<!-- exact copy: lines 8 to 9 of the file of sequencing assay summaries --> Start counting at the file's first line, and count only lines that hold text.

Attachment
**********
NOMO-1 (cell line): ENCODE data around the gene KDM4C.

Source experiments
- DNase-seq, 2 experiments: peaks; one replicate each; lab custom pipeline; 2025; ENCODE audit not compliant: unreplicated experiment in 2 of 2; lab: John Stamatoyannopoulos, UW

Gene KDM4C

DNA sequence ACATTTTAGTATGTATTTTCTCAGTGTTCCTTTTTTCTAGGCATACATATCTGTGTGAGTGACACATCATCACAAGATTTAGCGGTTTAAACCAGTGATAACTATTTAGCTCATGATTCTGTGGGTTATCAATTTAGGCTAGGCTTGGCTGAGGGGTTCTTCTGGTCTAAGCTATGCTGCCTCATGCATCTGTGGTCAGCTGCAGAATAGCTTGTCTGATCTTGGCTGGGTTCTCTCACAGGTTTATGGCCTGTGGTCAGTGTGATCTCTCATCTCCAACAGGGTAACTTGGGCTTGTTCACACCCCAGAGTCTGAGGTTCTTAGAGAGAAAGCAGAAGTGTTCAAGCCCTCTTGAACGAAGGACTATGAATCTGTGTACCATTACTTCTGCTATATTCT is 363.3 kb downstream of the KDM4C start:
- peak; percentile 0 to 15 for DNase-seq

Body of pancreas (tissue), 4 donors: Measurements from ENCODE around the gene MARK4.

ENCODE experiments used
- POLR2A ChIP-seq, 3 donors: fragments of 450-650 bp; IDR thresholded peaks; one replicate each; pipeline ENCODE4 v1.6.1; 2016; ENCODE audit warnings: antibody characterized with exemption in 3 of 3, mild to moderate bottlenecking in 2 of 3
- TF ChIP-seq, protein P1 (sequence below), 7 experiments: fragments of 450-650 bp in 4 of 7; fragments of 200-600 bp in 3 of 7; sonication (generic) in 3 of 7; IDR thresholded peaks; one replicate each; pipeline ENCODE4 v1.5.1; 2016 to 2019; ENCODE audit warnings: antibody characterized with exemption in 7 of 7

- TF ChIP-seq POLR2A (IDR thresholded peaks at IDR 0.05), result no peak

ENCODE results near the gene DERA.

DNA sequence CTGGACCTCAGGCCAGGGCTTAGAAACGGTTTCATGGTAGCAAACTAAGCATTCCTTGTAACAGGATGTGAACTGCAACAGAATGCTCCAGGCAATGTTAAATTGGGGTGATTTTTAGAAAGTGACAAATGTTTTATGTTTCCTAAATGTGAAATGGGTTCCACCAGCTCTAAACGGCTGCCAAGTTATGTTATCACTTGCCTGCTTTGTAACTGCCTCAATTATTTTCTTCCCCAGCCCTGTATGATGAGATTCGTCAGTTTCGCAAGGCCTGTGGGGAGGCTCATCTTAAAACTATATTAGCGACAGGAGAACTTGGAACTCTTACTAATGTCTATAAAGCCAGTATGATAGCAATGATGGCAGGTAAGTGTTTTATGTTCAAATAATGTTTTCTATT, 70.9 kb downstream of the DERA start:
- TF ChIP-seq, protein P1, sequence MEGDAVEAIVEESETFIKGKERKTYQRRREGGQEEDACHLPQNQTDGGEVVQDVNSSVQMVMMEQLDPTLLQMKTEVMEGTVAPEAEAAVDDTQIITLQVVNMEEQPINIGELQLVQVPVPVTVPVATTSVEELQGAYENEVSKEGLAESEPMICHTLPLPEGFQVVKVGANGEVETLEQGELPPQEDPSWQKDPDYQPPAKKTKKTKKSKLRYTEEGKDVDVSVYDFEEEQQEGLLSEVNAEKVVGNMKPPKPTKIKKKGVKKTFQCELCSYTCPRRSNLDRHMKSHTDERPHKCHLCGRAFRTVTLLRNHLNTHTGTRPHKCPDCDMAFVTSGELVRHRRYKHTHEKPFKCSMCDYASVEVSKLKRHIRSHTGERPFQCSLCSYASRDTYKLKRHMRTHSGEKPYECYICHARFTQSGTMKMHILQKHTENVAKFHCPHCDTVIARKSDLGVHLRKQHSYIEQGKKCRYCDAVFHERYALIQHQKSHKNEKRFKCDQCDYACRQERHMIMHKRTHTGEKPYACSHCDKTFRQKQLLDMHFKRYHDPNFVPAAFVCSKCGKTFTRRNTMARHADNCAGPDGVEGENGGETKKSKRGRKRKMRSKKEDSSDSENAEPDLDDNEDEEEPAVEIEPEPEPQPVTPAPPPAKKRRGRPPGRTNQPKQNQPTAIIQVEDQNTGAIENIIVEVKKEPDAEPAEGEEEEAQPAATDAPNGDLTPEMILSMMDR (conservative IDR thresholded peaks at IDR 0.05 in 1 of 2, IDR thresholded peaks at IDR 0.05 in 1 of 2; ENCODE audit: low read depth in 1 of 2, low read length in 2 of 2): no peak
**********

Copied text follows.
ENCODE experiments used
- POLR2A ChIP-seq, 3 donors: fragments of 450-650 bp; IDR thresholded peaks; one replicate each; pipeline ENCODE4 v1.6.1; 2016; ENCODE audit warnings: antibody characterized with exemption in 3 of 3, mild to moderate bottlenecking in 2 of 3